Since I was staying downtown, Dan (my son) and I decided to take the ferry from there over to Bainbridge Island and then drive up to Point No Point on the Kitsap Peninsula, returning on the Edmonds Ferry via Kingston.
A Birder's Guide to Washington describes this spot thus: "Strong currents churn up plankton and small invertebrates when tides are running. Large concentrations of Pacific Sand Lance and Pacific Herring gather in the tidal rips at these rich feeding areas, in turn attracting high numbers of marine birds."
On the way up, Dan saw a sign pointing us to Chief Sealth's (Seattle is named for him) grave and wanted to take the detour to see it. Though we never got to the cemetery, we DID come across a Suquamish tribe Pow-Wow at Agate Pass.
Knowing sea birds would wait, we stopped in, listening to drumming and seeing young tribe members dressed up in traditional outfits for the celebration. Dan bought some smoked salmon from a tribe member who catches and smokes the fish himself. I invested in a carved bone necklace and a pair of silver earrings. We then had some lunch at the Agate Pass Cafe (highly recommended) and perused a small tribal craft shop, before moving on.
Point No Point was all it promised to be. We parked in one of the two public lots. We were fortunate, since the weather was cold, windy, and drizzly, so not many people were there. We walked past the small lighthouse, onto the beach which curved around the point.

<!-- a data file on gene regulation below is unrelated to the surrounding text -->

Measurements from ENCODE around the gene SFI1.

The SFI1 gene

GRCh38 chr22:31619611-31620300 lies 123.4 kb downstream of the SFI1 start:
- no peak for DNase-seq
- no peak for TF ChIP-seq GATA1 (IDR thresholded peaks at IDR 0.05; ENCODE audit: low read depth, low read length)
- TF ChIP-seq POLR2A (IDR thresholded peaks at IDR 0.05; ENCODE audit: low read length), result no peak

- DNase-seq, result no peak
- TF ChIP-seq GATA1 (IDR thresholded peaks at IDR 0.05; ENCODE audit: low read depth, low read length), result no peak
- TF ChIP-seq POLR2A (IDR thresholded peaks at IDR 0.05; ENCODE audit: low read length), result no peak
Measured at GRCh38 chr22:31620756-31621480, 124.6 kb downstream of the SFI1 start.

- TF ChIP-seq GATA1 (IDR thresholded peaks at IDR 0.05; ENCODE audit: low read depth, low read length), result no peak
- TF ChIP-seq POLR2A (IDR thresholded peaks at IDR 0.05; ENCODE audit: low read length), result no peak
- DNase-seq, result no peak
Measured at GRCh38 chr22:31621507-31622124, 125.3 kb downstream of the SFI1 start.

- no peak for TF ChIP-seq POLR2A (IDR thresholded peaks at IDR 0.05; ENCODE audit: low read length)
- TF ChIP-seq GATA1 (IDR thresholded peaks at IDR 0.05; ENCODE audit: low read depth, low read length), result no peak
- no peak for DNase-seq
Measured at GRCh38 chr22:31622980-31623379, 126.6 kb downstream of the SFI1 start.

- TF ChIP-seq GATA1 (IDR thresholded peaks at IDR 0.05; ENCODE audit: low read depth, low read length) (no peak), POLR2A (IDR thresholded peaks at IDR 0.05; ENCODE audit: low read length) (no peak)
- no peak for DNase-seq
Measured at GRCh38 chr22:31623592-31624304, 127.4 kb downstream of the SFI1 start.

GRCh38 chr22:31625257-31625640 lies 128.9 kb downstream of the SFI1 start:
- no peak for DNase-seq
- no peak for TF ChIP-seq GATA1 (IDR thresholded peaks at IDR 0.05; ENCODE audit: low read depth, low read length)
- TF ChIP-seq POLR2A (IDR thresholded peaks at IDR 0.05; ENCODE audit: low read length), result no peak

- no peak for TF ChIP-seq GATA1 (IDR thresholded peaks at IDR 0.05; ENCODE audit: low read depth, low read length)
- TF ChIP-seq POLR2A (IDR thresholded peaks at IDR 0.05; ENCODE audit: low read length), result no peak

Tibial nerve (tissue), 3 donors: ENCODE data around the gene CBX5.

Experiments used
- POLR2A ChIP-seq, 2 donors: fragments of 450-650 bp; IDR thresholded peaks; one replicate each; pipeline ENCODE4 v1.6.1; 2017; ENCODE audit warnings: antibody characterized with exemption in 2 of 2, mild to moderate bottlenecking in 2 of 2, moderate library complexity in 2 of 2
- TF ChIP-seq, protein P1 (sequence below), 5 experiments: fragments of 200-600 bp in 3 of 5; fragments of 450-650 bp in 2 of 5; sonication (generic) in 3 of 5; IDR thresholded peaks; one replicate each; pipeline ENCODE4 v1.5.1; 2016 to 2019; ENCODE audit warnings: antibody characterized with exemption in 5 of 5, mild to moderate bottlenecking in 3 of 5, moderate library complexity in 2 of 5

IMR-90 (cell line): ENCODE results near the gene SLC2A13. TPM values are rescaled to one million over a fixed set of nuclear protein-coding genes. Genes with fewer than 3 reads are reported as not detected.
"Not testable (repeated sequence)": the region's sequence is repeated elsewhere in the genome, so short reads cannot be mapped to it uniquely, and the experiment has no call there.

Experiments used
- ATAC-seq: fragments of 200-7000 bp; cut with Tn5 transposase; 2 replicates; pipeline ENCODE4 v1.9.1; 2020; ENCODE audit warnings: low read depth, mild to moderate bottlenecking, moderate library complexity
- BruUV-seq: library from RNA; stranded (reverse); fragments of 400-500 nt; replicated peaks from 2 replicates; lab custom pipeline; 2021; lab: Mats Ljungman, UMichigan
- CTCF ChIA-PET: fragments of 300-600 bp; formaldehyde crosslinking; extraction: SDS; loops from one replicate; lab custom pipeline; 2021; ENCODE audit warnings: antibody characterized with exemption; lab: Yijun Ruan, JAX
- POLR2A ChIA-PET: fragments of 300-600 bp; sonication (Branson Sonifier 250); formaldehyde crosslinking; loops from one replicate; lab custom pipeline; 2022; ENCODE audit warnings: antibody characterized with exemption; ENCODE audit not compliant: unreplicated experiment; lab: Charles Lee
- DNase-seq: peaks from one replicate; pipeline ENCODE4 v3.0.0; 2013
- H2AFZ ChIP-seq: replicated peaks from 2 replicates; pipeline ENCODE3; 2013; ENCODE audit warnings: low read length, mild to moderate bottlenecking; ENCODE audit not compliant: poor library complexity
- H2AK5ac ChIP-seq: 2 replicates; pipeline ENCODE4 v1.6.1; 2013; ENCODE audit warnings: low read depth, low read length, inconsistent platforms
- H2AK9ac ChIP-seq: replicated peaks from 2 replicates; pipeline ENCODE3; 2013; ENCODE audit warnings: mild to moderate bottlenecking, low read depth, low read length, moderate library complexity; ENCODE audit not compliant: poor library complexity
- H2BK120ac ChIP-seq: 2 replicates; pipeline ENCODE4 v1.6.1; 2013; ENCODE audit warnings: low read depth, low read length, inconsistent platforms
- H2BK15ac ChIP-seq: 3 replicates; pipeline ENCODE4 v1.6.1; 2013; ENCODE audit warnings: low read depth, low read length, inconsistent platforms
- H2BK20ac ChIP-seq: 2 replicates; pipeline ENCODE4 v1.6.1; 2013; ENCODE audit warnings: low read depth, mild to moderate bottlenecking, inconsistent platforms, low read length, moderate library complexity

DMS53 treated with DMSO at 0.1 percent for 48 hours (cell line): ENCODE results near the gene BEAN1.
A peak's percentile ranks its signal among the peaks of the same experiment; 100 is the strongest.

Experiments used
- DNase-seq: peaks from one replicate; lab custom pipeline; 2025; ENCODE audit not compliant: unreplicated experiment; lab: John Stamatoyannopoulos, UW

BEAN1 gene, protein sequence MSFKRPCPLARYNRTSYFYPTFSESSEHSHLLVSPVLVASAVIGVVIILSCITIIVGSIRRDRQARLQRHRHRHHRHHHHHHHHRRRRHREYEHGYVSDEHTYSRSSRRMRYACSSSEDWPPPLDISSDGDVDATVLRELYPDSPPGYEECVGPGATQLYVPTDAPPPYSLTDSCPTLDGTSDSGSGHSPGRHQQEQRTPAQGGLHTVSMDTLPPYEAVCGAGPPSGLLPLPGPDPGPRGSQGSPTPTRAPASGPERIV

Immediately, we saw why the book recommended this spot. There were Loons, Grebes, Ducks, Gulls, and three Harbor Seals who were curious about what we were looking at.
If you follow this blog, you know I don't have an expensive camera. I'm more interested in observing birds first and taking photographs afterward. Happily, Dan is the opposite, so we were able to get some middling photos of several of the birds we saw. Please take into account, the photos were taken with a Panasonic Lumix camera at anywhere between 20 - 40x.
|Common Goldeneye getting ready to dive|
|We loved how the Merganser would look underwater to see what was there before diving.|
|"What's the Point"|
The list (lifers in bold type):
Great Blue Heron
Addendum: Earlier in the week, we took a short walk through the southern portion of Discovery Park. Being a day of "acceptable" Seattle weather (not raining), it was busy, which probably affected our bird numbers. However, I add the below list for a sense of completion (out of taxonomic field guide order):
Next birding foray: Magee Marsh, Ohio!!!